City centre protesters set out demands for a ‘Robin Hood’ tax of the UK’s banks

WEATHER: Gritters out in force tonight as temperatures plummet

Have your say

PROTESTERS gathered in Portsmouth city centre yesterday to campaign for a ‘Robin Hood’ tax.

Charity workers and students stood outside Lloyds bank, in Commercial Road, calling for the UK’s biggest financial organisations to donate to the national economy.

Organiser Owen Plunkett, 76, pictured with the megaphone, said: ‘We are very angry.

‘These banks were bailed out by the taxpayer, yet now they are paying out bonuses of £7bn. We think they should donate a small amount of their cash to help the national economy.’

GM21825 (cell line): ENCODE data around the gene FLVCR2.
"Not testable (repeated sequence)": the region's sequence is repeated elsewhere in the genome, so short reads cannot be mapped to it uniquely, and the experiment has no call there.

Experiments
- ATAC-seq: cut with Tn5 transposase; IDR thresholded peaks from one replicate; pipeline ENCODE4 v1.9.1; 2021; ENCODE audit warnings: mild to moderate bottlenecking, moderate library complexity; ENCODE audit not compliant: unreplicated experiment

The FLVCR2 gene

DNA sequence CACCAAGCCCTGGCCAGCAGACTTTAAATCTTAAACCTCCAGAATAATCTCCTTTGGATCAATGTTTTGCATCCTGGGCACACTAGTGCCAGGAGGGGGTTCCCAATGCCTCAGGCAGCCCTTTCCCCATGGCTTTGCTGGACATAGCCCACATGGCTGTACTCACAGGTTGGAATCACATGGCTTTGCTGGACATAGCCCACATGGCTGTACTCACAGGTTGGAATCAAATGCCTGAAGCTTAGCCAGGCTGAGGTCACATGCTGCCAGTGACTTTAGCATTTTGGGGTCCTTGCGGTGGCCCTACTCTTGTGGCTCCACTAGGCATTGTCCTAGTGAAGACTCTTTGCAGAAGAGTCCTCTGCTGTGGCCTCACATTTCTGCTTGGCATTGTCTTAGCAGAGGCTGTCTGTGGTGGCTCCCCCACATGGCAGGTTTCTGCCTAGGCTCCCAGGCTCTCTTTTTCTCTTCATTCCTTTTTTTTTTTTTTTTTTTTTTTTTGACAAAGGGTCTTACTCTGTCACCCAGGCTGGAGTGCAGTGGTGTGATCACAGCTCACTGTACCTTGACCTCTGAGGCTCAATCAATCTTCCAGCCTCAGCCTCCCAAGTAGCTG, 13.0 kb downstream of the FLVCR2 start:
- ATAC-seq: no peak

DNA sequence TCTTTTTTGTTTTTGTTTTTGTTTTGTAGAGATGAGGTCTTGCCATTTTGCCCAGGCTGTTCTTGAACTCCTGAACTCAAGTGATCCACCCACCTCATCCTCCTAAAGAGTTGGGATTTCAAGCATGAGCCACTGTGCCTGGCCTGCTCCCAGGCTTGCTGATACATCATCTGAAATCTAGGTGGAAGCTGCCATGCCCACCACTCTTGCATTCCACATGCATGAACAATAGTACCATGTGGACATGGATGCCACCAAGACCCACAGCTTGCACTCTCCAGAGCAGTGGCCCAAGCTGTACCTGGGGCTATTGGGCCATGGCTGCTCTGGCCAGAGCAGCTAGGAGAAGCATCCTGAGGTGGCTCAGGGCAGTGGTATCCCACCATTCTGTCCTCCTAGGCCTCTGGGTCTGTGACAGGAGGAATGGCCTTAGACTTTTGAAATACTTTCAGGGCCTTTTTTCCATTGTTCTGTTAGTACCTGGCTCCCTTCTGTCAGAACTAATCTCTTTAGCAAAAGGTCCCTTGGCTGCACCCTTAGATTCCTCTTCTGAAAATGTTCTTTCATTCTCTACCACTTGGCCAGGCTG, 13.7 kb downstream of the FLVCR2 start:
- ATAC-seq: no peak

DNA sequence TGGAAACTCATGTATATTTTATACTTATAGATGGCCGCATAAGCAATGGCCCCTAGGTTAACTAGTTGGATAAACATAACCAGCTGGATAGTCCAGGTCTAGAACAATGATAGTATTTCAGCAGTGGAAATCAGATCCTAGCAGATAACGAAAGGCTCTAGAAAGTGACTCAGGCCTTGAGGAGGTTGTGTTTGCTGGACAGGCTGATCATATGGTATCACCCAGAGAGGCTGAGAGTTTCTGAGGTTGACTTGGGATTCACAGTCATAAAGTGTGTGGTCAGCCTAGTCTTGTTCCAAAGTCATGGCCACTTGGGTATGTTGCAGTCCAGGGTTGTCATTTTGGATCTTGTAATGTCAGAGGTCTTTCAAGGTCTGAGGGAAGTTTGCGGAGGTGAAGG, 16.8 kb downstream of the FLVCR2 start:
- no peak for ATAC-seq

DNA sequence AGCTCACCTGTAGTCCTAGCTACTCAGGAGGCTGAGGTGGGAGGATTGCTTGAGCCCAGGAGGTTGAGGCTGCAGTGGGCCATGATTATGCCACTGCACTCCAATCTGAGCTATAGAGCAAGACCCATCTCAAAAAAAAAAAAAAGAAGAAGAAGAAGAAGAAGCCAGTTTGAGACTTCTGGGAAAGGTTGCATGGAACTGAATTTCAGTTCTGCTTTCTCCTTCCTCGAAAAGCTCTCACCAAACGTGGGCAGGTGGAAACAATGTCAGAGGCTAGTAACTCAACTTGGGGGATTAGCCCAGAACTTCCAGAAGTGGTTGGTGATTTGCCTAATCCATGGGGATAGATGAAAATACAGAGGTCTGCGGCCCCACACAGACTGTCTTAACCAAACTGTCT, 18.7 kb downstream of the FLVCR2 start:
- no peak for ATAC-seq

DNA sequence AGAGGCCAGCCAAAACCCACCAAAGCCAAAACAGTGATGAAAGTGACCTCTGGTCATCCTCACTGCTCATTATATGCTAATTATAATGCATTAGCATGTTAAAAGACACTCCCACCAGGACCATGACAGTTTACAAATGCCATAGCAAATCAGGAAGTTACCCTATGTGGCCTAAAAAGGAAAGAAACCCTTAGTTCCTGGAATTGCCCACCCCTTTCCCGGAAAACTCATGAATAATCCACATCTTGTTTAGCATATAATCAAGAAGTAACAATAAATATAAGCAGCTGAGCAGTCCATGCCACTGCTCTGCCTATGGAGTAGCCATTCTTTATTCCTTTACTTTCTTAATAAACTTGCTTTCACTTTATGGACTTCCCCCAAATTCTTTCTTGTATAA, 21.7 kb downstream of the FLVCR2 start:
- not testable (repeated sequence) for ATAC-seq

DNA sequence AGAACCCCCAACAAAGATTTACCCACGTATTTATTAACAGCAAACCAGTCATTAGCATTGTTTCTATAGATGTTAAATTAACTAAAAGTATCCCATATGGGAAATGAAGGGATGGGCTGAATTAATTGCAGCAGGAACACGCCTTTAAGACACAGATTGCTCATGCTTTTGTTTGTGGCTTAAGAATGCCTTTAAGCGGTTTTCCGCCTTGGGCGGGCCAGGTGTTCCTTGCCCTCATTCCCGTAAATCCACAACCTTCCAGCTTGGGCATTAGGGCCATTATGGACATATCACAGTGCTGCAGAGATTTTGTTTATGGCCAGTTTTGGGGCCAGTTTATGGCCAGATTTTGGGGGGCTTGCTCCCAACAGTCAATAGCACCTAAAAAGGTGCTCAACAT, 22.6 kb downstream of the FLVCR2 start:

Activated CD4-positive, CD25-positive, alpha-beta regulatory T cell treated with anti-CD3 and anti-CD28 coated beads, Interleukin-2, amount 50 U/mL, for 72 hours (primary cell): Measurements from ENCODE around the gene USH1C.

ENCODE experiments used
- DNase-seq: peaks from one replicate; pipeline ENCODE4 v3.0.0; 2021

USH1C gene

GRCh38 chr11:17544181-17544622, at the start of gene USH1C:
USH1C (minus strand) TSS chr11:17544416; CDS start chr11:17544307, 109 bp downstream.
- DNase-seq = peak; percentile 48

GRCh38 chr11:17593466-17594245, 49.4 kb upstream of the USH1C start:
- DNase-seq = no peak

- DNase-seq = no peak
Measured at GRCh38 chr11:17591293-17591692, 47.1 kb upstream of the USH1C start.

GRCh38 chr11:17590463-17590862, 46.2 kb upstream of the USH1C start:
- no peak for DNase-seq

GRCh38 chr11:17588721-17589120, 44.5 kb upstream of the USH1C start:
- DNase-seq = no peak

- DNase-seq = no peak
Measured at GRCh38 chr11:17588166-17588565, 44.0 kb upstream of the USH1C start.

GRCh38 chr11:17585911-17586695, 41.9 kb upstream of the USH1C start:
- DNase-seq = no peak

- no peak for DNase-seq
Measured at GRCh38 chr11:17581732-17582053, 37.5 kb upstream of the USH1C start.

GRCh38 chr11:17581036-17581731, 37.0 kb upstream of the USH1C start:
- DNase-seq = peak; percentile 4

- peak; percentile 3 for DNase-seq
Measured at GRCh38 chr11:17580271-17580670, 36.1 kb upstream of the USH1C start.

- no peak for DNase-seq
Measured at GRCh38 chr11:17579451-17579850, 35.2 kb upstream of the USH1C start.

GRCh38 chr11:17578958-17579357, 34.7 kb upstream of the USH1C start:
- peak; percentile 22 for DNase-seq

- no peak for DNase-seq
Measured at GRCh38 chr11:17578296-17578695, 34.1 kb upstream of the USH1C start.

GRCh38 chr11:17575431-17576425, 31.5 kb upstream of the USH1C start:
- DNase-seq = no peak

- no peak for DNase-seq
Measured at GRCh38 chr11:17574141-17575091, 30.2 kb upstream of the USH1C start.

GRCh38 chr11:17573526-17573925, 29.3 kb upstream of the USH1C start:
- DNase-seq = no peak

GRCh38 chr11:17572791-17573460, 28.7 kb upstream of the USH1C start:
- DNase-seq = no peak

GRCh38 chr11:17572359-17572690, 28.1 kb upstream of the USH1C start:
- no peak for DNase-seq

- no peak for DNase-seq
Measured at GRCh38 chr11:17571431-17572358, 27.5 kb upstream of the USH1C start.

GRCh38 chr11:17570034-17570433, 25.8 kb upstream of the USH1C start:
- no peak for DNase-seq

The campaigners are calling for banks to pay 0.05 per cent of the value of their largest transactions – 50p per £1,000 – back to the state.

They believe it can raise £20bn per year.

Mr Plunkett, a retired Waterlooville resident, said: ‘It’s good to let people know about the campaign and lots of them have been supportive. People are very angry, and we think the cash would be better used to help schools, libraries and the NHS.’

The Portsmouth Action Group (Oxfam) member, added: ‘We hope people will join us. They can call on (023) 9225 4959.’